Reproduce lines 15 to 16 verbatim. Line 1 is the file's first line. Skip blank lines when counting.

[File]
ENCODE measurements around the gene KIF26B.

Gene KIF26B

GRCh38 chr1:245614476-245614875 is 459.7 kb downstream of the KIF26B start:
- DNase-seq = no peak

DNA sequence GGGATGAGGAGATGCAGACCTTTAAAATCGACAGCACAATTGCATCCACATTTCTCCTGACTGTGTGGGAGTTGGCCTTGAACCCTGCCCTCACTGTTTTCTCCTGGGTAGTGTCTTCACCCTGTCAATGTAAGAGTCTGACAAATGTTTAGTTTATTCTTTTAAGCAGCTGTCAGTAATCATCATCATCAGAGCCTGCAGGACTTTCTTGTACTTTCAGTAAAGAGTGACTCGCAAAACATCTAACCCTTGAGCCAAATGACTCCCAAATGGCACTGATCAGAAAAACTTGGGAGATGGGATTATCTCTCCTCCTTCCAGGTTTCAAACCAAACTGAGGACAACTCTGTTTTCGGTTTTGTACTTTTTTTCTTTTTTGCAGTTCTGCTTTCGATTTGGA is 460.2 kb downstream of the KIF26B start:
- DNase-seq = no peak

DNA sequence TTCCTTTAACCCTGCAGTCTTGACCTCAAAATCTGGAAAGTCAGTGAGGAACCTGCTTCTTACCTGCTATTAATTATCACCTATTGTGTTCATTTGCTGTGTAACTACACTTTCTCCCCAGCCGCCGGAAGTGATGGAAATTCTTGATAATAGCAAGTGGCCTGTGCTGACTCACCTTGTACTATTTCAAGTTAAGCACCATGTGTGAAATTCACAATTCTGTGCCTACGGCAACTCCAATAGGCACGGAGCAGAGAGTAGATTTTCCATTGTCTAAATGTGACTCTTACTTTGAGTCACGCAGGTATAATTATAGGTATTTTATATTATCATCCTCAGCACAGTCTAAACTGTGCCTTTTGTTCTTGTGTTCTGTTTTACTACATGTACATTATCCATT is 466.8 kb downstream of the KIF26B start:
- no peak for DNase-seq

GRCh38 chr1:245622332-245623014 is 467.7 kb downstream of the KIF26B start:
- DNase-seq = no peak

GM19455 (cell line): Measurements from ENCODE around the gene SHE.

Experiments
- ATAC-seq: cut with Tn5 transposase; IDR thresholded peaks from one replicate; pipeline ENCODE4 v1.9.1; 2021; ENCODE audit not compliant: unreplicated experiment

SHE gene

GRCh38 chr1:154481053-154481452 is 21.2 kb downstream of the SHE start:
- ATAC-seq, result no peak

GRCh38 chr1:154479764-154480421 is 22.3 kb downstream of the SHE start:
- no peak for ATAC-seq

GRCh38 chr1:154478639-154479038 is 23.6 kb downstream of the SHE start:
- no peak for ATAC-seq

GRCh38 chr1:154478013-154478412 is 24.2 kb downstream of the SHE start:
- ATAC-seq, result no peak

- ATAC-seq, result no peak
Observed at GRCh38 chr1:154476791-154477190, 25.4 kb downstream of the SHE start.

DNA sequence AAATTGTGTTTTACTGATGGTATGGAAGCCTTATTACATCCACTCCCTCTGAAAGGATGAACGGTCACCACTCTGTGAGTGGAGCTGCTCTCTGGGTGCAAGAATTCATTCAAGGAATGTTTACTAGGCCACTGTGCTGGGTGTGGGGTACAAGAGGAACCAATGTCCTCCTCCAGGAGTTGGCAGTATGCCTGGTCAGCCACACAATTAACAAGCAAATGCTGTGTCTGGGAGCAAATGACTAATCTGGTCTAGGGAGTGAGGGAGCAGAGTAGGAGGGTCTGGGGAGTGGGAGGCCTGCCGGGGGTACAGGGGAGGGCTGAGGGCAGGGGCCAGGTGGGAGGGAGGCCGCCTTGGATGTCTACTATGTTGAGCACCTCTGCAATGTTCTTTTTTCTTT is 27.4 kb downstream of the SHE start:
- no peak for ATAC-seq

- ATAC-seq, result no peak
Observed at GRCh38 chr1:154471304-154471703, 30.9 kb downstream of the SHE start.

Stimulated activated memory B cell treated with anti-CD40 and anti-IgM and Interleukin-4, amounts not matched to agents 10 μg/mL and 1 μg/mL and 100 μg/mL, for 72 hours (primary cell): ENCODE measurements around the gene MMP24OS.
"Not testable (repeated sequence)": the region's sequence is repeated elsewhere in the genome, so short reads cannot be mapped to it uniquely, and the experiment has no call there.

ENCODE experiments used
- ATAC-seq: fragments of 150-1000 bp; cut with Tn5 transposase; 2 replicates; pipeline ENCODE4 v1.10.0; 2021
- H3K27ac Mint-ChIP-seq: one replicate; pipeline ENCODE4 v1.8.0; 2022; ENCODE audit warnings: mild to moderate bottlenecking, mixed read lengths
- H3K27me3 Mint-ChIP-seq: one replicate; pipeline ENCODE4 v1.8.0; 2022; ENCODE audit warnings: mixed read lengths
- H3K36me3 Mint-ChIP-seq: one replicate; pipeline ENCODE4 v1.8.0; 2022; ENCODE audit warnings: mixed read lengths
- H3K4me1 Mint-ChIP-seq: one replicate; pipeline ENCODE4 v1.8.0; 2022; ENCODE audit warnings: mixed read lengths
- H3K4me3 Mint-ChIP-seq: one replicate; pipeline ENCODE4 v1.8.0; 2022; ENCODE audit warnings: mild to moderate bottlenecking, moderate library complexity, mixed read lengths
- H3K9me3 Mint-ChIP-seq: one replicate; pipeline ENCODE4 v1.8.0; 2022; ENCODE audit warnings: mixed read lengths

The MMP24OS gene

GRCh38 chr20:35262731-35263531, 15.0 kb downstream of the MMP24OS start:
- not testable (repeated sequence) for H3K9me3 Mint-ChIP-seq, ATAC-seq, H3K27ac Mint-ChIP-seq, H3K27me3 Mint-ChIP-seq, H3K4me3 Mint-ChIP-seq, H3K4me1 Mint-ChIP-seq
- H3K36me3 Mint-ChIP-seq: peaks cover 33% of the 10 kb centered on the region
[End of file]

GRCh38 chr1:154481053-154481452 is 21.2 kb downstream of the SHE start:
- ATAC-seq, result no peak